Total-reflection X-ray fluorescence
Development of new XRF techniques continues. Total-reflection X-ray fluorescence (TXRF) is a relatively new benchtop XRF variant that is capable of measuring materials down into the ppb range, according to Michael Beauchaine of Bruker AXS. The improved sensitivity of the TXRF-based S2 Picofox makes it attractive in fields not normally associated with XRF, such as nanoparticles, pharmaceuticals, clinical, and food and beverage analysis, Beauchaine stated, because “these particular areas demand much lower detection limits than traditional energy-dispersive or wavelength-dispersive XRF can achieve.”
Sometimes, though, it is not sufficient to scan a surface and see what bounces back. Many materials are layered with several coatings, and to study them, researchers must dig into the layers underneath.
Trentelman and her team, for instance, study the “stratigraphy” of paintings—the composition of their paint layers—using scanning electron microscopy energy-dispersive spectroscopy (SEM-EDS), basically XRF using the SEM’s electron beam instead of an X-ray source, on microscopic cross-sections.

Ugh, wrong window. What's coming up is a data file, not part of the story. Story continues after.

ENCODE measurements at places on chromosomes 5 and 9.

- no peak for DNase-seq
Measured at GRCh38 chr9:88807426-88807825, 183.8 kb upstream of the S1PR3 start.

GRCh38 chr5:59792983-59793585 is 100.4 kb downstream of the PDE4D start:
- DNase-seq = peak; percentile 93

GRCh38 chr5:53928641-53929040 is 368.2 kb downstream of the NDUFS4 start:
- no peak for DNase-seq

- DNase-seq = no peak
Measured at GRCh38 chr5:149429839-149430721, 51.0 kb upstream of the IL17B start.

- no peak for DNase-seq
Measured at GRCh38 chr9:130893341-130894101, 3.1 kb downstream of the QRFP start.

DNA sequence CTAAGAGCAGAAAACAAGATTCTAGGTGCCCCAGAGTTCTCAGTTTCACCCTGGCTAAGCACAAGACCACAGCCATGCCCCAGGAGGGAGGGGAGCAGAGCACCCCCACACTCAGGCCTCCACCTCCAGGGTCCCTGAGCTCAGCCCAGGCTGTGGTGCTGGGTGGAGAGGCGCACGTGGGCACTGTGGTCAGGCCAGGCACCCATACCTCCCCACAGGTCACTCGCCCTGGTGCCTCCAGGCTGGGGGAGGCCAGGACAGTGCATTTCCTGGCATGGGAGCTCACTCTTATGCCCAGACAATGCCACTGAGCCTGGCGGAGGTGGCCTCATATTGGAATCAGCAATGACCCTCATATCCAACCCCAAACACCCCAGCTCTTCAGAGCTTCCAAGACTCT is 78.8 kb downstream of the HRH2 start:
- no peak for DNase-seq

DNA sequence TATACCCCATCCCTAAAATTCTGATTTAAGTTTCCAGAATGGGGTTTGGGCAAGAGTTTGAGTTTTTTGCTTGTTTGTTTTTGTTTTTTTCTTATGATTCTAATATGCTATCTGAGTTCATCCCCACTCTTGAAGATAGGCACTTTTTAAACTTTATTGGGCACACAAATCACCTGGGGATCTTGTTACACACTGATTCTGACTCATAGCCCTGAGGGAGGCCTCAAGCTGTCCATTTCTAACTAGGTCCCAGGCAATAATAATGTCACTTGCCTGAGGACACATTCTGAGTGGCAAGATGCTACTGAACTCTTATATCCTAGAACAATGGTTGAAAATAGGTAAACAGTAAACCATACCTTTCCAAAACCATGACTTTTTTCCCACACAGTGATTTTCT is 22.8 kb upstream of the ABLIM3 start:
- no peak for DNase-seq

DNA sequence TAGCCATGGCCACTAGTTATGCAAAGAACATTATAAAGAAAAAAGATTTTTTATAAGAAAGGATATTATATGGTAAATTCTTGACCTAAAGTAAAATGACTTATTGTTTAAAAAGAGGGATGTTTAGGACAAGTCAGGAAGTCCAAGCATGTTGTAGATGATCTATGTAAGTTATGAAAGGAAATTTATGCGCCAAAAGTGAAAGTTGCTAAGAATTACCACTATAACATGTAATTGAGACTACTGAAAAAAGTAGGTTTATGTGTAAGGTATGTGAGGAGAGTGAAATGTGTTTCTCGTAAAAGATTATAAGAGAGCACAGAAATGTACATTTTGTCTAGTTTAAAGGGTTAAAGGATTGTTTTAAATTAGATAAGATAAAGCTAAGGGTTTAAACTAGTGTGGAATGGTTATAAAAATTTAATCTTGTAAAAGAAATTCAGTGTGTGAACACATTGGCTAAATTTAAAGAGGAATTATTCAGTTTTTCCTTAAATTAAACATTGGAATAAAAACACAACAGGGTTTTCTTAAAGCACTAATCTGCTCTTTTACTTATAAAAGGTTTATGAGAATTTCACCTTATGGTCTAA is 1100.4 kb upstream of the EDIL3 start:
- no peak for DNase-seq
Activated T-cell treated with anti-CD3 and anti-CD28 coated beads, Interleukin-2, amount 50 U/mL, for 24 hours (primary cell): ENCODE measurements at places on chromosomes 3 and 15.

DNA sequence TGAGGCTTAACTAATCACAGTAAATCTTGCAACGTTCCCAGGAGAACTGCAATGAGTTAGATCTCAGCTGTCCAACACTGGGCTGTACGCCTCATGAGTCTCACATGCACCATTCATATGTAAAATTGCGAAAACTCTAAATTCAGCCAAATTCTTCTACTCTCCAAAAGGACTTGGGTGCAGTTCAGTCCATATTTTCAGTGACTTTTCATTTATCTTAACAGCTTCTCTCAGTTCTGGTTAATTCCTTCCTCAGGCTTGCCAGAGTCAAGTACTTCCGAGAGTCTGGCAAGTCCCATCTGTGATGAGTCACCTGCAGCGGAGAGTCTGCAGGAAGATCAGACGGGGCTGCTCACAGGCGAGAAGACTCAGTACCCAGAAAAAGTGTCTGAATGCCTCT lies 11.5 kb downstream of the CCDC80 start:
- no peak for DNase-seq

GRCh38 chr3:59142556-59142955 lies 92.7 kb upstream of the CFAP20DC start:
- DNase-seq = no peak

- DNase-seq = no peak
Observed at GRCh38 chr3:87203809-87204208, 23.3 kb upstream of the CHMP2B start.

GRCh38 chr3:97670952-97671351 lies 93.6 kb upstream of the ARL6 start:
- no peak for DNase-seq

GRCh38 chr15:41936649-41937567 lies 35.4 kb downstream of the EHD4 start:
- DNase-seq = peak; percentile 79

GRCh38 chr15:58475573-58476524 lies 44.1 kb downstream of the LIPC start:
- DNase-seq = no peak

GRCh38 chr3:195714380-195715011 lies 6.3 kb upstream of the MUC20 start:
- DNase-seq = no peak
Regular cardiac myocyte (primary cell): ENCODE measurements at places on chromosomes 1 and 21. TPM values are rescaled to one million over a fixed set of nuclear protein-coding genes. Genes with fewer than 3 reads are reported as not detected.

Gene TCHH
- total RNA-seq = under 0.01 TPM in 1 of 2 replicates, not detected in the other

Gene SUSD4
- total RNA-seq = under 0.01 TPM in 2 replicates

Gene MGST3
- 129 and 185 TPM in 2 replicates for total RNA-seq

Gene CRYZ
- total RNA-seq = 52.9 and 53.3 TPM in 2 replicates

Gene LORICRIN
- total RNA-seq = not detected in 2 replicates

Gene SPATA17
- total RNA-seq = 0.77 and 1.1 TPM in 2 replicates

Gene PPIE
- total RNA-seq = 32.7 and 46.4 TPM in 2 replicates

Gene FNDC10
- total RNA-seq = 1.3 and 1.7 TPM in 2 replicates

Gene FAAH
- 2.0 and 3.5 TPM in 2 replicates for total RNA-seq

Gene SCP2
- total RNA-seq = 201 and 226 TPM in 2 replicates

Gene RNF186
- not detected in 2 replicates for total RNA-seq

Another approach is glow discharge OES-based depth profiling. Glow discharge OES is similar to ICP-OES in that it is an emission technique that employs an argon plasma, but it analyzes solid samples rather than liquids, and uses a low-temperature plasma to bombard the sample, causing it to “sputter” material that then emits light from the sample’s elements upon collision with an electron or ion in the discharge. The technique is often used to study conductive materials without sample preparation, for instance in steel foundries, said Philippe Hunault, General Manager in the Elemental Analysis Division at Horiba Jobin Yvon (Edison, NJ). The company offers a system based on a pulsed radio frequency source that can handle nonconductive materials as well.
“This new innovation opens the market of the glass industry, the photovoltaic, and semiconductor industries,” Hunault asserted—applications that previously were too fragile (that is, had too low-melting-point coatings) for glow discharge work. Yet glow discharge OES can also peel away the layers of almost any material, such as the coatings on cutting tools, for instance, by rapidly and continuously bombarding the sample until the underlying metal substrate is reached.
According to Hunault, this application of glow discharge OES is not particularly new. But it also is not well-known. As more and more industries discover novel applications for elemental analysis, expect this technique, like other related approaches, to gain wider adoption in the years ahead.
Jeffrey Perkel holds a Ph.D. in Cell and Molecular Biology from the University of Pennsylvania, and did postdoctoral work at the University of Pennsylvania and Harvard Medical School; e-mail: email@example.com.